[Editor’s note: This is an excerpt from the new book, Memory, published Oct. 1, 2018 by the Peter Wall Institute for Advanced Studies at UBC.]
Some years ago, I visited two places that in a different, more sensitive world would have surely been enshrined as memorials to the victims of the ecological catastrophes that occurred there. The first was the site of the last great nesting flock of passenger pigeons, a small stretch of woodland on the banks of the Green River near Bowling Green, Ohio. This story of extinction is well known. Yet until I stood in that cold, dark forest, I had never sensed the full weight, scale and violence of the disaster.
At one time, passenger pigeons accounted for 40 per cent of the entire bird population of North America. In 1870, when their numbers were already greatly diminished, a single column one mile wide and 320 miles long, containing an estimated two billion birds, passed over Cincinnati on the Ohio River. In 1813, as James Audubon travelled in a wagon from his home on the Ohio River to Louisville, some 60 miles away, a stream of passenger pigeons filled the sky, and the “light of the noonday sun was obscured as by an eclipse.” He reached Louisville at sunset, and the birds continued to come.
He estimated that the flock contained over one billion birds, and it was but one of several columns of pigeons that blackened the sky that day. Audubon visited roosting and nesting sites and found trees two feet in diameter broken off at the ground by the weight of birds. He saw dung so deep on the forest floor that he mistook it for snow. He compared the noise of the birds taking flight to that of a gale, the sound of their landing to thunder.
It is difficult now to imagine the ravages that would destroy this creature within 50 years. Throughout the 19th century, pigeon meat was the mainstay of the American diet, and merchants in eastern cities sold as many as 18,000 birds a day. Pigeon hunting was a full-time occupation for thousands of people. A typical shooting club would go through 50,000 birds in a weekend competition. By 1896, there were only a quarter million birds left.
In April of that year, the birds came together for one last nesting flock in the forest outside of Bowling Green. Telegraph wires hummed with the news, and the hunters converged. In a final orgy of slaughter, over 200,000 pigeons were killed, 40,000 were mutilated and 100,000 chicks were destroyed. A mere 5,000 birds survived. On March 24, 1900, the last passenger pigeon in the wild was shot by a young boy. On September 1, 1914, as the Battle of the Marne consumed the flower of European youth, the world’s last passenger pigeon died in captivity.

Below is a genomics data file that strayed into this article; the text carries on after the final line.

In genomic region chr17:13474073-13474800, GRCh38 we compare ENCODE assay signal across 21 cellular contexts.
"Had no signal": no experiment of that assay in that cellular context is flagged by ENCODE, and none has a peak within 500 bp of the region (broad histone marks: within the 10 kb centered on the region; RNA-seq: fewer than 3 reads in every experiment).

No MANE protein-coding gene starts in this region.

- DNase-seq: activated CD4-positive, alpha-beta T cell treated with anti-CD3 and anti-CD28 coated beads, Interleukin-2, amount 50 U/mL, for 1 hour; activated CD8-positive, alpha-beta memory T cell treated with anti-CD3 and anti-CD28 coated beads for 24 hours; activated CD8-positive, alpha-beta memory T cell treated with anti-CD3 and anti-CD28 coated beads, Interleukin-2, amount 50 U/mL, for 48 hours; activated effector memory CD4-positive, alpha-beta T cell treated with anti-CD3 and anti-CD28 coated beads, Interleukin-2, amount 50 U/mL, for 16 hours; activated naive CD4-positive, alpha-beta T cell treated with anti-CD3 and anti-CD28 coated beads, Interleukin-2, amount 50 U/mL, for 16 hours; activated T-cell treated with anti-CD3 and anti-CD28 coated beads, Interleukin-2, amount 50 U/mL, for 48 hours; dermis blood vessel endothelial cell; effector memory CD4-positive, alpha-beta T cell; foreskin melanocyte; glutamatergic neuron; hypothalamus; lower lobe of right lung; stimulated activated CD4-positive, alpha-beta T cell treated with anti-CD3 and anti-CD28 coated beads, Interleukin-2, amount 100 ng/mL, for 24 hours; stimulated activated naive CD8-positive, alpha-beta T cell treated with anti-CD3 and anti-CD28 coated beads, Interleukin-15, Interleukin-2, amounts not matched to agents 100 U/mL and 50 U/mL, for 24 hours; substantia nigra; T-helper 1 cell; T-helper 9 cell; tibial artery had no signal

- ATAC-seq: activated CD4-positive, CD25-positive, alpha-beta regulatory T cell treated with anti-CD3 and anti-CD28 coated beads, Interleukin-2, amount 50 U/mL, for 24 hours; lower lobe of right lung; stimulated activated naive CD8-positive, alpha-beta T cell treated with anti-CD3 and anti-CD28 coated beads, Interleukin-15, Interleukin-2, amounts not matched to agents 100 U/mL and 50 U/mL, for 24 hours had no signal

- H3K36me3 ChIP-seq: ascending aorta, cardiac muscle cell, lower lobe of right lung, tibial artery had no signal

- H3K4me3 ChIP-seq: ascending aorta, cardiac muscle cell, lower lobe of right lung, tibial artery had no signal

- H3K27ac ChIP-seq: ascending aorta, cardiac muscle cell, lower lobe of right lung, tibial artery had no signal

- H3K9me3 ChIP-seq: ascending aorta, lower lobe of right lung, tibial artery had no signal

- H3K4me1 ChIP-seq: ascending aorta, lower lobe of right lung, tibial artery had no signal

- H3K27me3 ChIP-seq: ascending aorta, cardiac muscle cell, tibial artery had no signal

When I left the scene of this final slaughter, I travelled west to Sioux City, Iowa. There, I was fortunate to visit a remnant patch of tall-grass prairie, a 180-acre preserve that represents one of the largest remaining vestiges of an ecosystem that once carpeted large swaths of North America. As I walked through that tired field, my thoughts drifted from the plants to the horizon. I tried to imagine buffalo moving through the grass, the physics of waves as millions of animals crossed the prairie.
As late as 1871, buffalo outnumbered people in North America. In that year, one could stand on a bluff in the Dakotas and see nothing but buffalo in every direction for 30 miles. Herds were so large that it took days for them to pass a single point. Wyatt Earp described one herd of a million animals stretching across a grazing area the size of Rhode Island. Within nine years of that sighting, buffalo had vanished from the plains.
The destruction of the buffalo resulted from a campaign of biological terrorism unparalleled in the history of the Americas. The policy of the federal government of the United States was explicit: exterminate the buffalo and destroy the commissary of the great cultures of the plains. Over 100 million bison were slaughtered. A decade after Native resistance collapsed, the general who orchestrated the campaign advised Congress to mint a commemorative medal with a dead buffalo on one side, a dead “Indian” on the other.
As I thought of this history, standing in that tall-grass prairie, what disturbed me most was the ease with which we have removed ourselves from this ecological tragedy. Today, the good and decent people of Iowa live contentedly in a landscape of cornfields claustrophobic in its monotony.
The era of the tall-grass prairie, like the time of the buffalo, is as distant from their lives as the fall of Rome or the siege of Troy. Yet the terrible events unfolded but a century ago, well within the lifetime of their grandparents. This capacity to forget, this fluidity of memory, has dire implications in a world dense with people, all desperate to satisfy their immediate material needs. Confronted by the consequences of our actions, there is always the path of forgetfulness.